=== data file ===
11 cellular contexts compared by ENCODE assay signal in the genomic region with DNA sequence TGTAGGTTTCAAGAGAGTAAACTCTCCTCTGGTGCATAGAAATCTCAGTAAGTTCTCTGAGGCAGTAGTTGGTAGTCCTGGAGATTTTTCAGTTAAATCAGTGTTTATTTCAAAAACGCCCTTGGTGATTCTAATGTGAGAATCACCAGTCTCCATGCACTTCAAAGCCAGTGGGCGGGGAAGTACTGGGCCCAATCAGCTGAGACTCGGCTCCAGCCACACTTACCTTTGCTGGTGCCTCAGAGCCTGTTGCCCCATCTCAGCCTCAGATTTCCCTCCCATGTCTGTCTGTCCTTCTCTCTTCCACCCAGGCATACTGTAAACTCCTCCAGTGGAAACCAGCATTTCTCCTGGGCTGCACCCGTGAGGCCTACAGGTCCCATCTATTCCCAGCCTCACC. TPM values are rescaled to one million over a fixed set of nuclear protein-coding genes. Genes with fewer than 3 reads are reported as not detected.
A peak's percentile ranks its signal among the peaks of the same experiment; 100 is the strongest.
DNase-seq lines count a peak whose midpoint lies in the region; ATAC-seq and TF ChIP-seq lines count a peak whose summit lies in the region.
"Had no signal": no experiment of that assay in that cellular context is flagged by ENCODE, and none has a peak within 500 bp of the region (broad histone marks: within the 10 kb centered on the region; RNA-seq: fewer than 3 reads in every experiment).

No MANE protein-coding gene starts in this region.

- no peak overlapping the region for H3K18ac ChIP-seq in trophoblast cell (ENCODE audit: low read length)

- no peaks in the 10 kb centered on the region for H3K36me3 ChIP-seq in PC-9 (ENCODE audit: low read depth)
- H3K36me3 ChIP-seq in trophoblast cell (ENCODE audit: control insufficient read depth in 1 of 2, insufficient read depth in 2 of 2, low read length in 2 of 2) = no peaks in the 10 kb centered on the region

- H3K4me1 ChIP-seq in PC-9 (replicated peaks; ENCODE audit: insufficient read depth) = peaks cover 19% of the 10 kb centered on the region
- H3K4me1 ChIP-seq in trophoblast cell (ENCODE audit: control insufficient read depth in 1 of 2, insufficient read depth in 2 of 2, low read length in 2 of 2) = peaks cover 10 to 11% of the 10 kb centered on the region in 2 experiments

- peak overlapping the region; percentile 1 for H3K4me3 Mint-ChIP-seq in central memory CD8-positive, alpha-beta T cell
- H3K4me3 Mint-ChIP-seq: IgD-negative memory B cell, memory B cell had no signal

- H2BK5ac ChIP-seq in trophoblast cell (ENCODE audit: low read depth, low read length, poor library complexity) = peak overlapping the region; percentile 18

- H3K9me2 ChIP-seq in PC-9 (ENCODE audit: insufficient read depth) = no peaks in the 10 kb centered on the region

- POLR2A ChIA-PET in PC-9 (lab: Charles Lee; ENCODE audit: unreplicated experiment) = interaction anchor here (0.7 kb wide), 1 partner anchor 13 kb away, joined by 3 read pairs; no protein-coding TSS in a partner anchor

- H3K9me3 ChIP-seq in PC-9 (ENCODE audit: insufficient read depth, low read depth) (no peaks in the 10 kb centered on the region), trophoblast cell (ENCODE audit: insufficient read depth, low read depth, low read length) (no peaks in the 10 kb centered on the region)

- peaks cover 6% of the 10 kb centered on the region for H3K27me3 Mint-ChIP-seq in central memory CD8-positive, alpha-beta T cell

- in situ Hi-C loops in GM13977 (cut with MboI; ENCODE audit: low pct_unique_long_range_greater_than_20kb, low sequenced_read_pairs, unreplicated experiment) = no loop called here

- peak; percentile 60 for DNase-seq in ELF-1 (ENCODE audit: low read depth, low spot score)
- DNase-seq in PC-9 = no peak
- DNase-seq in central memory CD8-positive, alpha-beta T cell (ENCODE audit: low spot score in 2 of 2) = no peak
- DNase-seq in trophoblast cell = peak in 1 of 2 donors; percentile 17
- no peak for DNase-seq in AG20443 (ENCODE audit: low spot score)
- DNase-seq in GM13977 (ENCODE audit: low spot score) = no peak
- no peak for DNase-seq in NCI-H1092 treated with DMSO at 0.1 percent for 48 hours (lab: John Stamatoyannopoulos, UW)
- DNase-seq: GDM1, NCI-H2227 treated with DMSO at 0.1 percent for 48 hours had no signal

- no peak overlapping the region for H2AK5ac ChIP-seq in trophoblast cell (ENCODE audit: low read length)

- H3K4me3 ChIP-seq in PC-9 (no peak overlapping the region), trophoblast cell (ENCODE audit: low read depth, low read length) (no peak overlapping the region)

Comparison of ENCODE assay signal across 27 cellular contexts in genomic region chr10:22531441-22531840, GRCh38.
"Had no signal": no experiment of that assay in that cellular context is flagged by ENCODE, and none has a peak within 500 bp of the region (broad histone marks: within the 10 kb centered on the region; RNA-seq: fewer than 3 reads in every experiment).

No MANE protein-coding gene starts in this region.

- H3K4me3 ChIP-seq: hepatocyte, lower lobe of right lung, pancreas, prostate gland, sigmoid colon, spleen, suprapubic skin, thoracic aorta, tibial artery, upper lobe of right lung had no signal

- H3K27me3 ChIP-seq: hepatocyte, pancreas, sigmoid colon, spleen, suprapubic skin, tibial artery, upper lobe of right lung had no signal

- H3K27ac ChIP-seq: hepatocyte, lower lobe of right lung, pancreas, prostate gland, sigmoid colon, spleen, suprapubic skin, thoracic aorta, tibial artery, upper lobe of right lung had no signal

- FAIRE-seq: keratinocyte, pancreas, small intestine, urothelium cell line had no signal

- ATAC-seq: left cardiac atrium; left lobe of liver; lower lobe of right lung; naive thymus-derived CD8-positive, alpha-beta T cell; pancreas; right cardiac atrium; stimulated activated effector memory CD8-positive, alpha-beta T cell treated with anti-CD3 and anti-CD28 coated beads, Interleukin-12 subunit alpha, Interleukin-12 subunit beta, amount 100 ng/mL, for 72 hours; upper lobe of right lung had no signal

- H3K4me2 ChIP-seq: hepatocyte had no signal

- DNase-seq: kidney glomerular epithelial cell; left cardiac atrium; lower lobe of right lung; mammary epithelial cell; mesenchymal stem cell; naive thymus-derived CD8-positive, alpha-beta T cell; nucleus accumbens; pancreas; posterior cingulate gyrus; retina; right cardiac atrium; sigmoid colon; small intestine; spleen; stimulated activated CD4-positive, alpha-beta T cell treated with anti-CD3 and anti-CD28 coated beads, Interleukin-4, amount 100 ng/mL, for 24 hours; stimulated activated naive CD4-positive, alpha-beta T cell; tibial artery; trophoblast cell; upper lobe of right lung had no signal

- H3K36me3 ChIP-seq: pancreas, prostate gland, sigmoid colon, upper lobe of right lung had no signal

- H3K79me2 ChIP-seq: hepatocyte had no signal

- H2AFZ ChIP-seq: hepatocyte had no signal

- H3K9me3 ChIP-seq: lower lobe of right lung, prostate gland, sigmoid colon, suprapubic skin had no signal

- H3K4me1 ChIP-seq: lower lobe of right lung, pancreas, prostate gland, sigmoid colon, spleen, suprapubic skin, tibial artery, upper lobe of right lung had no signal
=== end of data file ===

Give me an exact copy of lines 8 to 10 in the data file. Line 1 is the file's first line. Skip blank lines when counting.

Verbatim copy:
- H3K36me3 ChIP-seq in trophoblast cell (ENCODE audit: control insufficient read depth in 1 of 2, insufficient read depth in 2 of 2, low read length in 2 of 2) = no peaks in the 10 kb centered on the region

- H3K4me1 ChIP-seq in PC-9 (replicated peaks; ENCODE audit: insufficient read depth) = peaks cover 19% of the 10 kb centered on the region
- H3K4me1 ChIP-seq in trophoblast cell (ENCODE audit: control insufficient read depth in 1 of 2, insufficient read depth in 2 of 2, low read length in 2 of 2) = peaks cover 10 to 11% of the 10 kb centered on the region in 2 experiments